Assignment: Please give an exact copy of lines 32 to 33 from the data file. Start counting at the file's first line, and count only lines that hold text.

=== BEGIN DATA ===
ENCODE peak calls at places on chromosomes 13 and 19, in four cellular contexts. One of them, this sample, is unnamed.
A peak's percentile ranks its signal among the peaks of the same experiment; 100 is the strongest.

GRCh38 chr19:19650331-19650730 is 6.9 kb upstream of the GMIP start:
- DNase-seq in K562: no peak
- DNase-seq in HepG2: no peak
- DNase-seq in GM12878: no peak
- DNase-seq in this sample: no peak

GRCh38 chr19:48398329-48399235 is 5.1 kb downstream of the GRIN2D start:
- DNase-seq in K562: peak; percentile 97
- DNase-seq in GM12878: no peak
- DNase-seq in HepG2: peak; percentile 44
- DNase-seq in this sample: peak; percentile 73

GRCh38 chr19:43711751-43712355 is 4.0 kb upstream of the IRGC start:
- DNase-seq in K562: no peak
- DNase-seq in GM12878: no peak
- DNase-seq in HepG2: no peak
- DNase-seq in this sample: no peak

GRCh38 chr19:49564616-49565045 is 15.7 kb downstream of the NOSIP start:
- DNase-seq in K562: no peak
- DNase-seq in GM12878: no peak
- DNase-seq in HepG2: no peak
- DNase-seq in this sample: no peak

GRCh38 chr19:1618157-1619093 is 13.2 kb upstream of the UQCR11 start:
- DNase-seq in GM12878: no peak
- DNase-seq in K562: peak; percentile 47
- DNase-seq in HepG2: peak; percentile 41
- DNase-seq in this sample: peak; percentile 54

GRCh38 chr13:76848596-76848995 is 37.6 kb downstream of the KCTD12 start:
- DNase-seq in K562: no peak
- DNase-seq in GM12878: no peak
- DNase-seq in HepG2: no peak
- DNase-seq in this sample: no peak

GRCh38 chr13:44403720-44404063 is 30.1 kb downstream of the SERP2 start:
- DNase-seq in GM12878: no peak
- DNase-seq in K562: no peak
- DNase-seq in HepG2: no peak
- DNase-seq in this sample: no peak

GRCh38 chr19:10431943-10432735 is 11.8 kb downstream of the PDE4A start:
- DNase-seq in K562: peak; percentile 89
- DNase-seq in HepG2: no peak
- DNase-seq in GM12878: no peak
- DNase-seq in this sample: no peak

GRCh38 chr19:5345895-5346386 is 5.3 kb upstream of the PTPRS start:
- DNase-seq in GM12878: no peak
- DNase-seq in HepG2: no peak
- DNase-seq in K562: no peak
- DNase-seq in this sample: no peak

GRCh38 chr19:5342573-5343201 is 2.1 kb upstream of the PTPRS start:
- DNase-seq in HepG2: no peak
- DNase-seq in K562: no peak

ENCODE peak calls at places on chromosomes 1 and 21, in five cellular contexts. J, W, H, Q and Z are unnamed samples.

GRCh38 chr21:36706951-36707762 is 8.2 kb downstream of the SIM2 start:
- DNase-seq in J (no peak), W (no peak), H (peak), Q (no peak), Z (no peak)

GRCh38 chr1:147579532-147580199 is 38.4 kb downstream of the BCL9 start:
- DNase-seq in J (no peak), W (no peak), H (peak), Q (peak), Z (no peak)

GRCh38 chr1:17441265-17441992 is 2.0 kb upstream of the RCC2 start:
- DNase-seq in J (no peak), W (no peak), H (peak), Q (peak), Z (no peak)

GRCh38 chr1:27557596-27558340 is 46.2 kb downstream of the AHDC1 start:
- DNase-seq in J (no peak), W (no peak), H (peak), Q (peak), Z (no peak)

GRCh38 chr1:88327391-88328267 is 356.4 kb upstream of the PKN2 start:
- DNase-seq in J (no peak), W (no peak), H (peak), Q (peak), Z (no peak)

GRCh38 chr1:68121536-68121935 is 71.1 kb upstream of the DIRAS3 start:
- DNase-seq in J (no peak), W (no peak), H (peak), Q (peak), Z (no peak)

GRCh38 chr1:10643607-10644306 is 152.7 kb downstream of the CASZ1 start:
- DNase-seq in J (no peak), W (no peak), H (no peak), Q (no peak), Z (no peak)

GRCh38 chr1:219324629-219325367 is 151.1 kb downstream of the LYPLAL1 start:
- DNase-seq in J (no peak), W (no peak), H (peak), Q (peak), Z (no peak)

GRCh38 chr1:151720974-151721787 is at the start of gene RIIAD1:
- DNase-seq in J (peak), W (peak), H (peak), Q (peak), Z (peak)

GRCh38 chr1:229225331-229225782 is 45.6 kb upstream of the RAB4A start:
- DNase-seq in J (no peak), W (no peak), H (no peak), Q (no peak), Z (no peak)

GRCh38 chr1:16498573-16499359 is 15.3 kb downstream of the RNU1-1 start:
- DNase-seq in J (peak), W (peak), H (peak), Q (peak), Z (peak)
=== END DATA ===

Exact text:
- DNase-seq in this sample: no peak

GRCh38 chr13:44403720-44404063 is 30.1 kb downstream of the SERP2 start: